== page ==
Alexander Fleming: The Man and the Myth 
by Gwyn Macfarlane.
Chatto, 304 pp., £12.50, February 1984, 0 7011 2683 3
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How are scientific discoveries made? By geniuses, thinks the public. By great men, say historians of science. By giving us enough money, scientists tell their governments. Scientific discovery is evidently a dimly understood process. The new biography of Alexander Fleming by Gwyn Macfarlane sheds some unusual light on the fog. One reason for the prevailing lack of understanding is that the canons of writing in professional scientific journals – the ‘scientific literature’ – enforce a style of reporting that is profoundly anti-historical. They forbid reference to person, place or motive, and strongly discourage descriptions of chronological action. As a record of what a historian needs to know, the scientific literature is usually of little help. Because the deliberately impersonal voice of scientific communication conceals the real details of how an experiment was conceived, only by word of mouth within the scientific community does news flow as to who deserves the real credit. This grapevine, however, is not a great deal more accurate than any other system of organised gossip. Despite the importance to scientists of receiving due recognition for their discoveries, the prize distribution system is sometimes surprisingly crude and inaccurate. Credit tends to gravitate to the senior scientists because it is they who sit on the grant and prize committees and they tend to assume the lab chief deserves credit for what comes out of his laboratory. The Nobel Prize for the discovery of insulin went to John Macleod and Frederick Banting, whereas it was Banting and Charles Best who did the critical experiments, and James Collip who extracted the insulin; Macleod was the lab chief.

Since even scientists themselves have difficulty in accurately assigning credit for discoveries, how can historians hope to do better, let alone understand the phenomenon? Only if the historian is skilled and lucky enough to gain access to the raw laboratory data, or to interview the participants, are the real mechanics of discovery likely to come into focus. Only by supplementing the highly stylised account in the scientific literature can a historian hope to learn the true genesis of a discovery. Everyone knows, for example, that the discovery of insulin, one of the major advances of the century, was made when Banting and Best discovered how to keep diabetic dogs alive with extracts of pancreas. An excellent recent study by Michael Bliss,* a historian at the University of Toronto, establishes that a. the dogs were probably kept alive because Banting, in trying to make them diabetic, failed to remove their own pancreases entirely; b. Banting and Best did little that hadn’t already been tried twenty years before, which was why they weren’t awarded a patent; c. their published results do not tally with the raw data in their notebooks; d. Banting was guided in his experiments by a wholly erroneous theory he had developed; and e. what opened the gateway to their discovery was the luck of looking for insulin at a time and place where the right biochemical methods for extracting the hormone had at last become available. The interest of this analysis is its implicit demonstration that eureka-style insights by individuals are, at least in this case, a rather minor ingredient of discovery. The context of discovery is critical. Banting and Best happened to have in Collip the help of a very good biochemist. Though Macleod ended up with more of the credit than he deserved, he played an essential role in making Banting and Best repeat and improve their experiments. Had they failed, others would certainly have discovered insulin in time, probably within a few years. Granted a certain stage of development in knowledge of the body’s physiology and biochemistry, the discovery of insulin was inevitable.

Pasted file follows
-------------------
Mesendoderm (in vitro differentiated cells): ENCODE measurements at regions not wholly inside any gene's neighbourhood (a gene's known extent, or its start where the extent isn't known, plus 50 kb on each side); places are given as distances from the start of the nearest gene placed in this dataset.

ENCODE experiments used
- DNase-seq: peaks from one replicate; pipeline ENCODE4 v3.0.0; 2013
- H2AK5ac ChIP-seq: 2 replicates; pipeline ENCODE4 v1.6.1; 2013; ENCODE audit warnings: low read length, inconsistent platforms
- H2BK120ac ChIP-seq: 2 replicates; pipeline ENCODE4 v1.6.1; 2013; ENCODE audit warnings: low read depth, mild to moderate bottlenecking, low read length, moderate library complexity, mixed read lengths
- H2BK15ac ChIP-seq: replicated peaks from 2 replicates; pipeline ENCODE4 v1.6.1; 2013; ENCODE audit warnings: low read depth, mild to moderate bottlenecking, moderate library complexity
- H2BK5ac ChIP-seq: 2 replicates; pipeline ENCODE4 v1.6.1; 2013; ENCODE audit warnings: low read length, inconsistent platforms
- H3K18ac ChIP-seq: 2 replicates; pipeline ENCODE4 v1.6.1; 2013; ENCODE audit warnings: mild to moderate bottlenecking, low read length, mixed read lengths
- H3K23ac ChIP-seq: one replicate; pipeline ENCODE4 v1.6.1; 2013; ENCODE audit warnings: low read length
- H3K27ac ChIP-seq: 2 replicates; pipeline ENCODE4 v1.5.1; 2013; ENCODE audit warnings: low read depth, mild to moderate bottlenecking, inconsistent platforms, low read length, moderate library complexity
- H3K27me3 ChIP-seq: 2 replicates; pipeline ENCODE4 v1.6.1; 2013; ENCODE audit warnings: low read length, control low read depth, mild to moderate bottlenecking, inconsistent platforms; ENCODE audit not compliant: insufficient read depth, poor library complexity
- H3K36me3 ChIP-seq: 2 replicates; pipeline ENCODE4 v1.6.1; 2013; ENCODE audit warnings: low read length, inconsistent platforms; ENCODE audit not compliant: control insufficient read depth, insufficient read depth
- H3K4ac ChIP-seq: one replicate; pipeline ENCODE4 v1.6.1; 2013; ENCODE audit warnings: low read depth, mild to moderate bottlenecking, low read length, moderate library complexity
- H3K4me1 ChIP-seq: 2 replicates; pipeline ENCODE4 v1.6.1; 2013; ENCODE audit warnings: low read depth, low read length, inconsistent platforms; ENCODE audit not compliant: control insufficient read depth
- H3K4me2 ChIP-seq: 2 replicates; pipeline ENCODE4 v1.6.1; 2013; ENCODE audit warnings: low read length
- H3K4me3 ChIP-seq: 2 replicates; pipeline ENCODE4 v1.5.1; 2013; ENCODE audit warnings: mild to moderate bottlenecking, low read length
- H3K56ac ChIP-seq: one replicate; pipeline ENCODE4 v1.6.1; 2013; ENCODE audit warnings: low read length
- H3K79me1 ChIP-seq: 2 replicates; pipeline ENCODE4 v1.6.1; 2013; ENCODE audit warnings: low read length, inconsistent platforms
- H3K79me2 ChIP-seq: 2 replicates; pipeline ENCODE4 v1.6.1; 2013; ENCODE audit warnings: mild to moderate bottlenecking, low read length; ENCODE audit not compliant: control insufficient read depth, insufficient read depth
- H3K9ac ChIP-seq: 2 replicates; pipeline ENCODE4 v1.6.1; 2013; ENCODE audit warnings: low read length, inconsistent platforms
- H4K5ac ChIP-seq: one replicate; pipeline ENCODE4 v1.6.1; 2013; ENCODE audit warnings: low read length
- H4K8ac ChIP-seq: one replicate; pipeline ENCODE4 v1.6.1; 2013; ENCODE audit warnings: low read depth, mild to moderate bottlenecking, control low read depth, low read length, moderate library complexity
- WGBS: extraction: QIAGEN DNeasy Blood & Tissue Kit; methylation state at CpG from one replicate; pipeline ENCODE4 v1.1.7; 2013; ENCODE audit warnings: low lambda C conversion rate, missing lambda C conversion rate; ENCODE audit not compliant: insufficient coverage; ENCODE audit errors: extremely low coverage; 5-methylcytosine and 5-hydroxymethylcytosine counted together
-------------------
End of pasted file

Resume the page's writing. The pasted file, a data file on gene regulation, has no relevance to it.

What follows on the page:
What Bliss has done for insulin, Gwyn Macfarlane does for penicillin in this excellent new biography of Alexander Fleming. Macfarlane, an emeritus professor of clinical pathology at Oxford, brings exact professional knowledge and an easy writing style to his task. He starts with the popular account of the discovery of penicillin: that a strange mould colonised a plate of bacteria Fleming was culturing, and that, noticing the bacteria around the mould had died, Fleming divined the bacteria-killing properties of the penicillin it produced. All this is true, yet it is the smallest part of what really happened. Macfarlane’s analysis, like Bliss’s of insulin, focuses attention away from the individual scientist toward the rich texture of the discovery’s context.